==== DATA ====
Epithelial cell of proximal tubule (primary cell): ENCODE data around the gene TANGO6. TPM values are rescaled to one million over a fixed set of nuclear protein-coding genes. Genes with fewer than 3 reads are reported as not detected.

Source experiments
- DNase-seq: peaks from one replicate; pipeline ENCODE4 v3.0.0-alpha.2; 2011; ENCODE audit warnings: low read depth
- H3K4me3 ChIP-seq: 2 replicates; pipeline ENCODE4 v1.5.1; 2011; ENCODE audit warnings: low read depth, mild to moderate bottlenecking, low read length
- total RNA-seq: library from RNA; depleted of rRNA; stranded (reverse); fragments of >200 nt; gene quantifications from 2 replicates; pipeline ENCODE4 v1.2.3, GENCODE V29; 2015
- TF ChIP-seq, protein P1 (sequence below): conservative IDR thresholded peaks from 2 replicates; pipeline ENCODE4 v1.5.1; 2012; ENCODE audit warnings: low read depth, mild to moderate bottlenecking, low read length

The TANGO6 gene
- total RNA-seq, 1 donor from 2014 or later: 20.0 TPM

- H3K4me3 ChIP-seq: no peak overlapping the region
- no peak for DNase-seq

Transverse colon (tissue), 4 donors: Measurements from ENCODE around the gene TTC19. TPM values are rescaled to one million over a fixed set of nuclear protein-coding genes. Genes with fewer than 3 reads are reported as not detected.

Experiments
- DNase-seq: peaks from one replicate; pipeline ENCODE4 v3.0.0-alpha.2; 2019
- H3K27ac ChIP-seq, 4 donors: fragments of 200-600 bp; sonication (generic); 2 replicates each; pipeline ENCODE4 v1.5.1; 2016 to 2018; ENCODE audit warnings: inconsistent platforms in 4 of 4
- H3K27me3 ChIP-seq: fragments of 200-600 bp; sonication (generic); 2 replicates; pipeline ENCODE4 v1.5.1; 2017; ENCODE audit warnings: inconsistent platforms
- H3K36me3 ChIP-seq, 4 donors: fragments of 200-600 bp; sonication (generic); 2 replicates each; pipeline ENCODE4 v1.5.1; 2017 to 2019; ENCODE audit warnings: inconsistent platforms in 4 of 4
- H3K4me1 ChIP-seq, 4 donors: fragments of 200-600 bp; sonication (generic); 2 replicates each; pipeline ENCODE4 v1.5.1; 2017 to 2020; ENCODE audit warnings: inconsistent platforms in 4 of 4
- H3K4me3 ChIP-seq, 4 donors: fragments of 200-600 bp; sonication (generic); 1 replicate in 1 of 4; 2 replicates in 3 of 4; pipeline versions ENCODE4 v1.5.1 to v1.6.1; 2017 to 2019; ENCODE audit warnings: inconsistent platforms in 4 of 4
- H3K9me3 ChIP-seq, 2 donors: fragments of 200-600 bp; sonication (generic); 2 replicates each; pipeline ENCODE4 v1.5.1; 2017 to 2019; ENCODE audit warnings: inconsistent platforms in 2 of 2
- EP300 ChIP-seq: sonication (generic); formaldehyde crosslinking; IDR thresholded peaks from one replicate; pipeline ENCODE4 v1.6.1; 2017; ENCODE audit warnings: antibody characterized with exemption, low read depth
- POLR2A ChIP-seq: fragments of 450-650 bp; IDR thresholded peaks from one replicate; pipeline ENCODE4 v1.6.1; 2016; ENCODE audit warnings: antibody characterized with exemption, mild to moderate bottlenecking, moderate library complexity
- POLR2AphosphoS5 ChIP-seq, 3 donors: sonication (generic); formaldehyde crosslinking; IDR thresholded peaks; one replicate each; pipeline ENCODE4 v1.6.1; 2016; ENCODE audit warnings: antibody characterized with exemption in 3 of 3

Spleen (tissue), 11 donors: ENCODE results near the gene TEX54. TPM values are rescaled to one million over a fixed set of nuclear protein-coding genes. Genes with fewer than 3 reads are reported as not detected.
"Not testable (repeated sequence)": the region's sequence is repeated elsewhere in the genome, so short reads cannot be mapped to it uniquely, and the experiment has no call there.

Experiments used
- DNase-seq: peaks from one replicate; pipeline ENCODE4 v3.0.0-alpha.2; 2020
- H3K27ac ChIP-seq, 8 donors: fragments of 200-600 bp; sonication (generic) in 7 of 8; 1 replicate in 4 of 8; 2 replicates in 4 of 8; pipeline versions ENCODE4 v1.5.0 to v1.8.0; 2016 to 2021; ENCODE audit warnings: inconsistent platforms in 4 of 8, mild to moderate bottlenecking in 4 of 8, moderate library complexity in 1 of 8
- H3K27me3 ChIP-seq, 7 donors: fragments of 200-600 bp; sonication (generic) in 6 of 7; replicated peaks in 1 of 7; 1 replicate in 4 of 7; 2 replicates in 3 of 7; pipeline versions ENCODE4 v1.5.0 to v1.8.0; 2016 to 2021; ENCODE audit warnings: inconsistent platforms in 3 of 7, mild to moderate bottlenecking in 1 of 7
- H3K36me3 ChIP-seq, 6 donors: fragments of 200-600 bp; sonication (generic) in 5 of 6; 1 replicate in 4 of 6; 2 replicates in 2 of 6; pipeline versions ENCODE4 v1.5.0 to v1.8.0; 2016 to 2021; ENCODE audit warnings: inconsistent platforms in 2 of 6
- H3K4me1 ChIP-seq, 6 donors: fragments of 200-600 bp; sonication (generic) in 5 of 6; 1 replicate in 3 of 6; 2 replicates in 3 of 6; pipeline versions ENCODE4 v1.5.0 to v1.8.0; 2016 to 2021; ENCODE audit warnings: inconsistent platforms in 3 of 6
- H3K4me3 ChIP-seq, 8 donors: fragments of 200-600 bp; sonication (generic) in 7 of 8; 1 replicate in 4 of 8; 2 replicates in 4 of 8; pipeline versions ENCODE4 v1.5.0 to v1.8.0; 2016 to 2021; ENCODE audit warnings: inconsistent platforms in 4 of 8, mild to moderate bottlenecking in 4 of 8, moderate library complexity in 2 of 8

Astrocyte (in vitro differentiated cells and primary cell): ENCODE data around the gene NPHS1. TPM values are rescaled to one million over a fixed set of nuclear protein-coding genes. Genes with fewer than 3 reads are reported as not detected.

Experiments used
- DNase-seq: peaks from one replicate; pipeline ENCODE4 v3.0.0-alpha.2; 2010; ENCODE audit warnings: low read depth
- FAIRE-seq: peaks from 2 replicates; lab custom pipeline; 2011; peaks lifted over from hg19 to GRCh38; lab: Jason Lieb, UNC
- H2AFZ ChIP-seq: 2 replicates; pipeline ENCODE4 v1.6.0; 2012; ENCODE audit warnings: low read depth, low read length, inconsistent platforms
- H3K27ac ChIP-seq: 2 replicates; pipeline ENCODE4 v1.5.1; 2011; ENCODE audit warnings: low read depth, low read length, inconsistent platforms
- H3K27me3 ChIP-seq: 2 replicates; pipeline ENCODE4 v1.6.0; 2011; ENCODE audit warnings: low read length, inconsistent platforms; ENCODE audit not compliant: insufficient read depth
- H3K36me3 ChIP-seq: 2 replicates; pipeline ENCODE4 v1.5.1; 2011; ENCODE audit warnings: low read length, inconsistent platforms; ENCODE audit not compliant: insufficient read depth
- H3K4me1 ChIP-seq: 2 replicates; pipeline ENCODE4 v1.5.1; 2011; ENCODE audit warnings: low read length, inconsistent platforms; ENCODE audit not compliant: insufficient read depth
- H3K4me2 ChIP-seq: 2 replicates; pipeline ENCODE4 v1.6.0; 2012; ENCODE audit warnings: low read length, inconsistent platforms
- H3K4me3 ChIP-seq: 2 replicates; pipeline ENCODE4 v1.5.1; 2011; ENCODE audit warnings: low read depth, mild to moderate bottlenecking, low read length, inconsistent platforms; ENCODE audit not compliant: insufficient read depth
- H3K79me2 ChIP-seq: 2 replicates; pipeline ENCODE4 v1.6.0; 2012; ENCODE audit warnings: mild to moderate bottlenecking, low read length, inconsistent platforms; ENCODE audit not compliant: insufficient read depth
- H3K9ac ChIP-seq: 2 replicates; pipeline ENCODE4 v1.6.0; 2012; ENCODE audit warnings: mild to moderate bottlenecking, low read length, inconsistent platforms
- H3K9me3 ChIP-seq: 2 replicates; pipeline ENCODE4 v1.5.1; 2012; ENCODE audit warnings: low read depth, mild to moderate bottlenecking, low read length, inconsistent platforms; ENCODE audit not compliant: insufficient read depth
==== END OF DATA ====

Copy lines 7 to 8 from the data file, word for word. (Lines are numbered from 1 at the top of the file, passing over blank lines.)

The TANGO6 gene
- total RNA-seq, 1 donor from 2014 or later: 20.0 TPM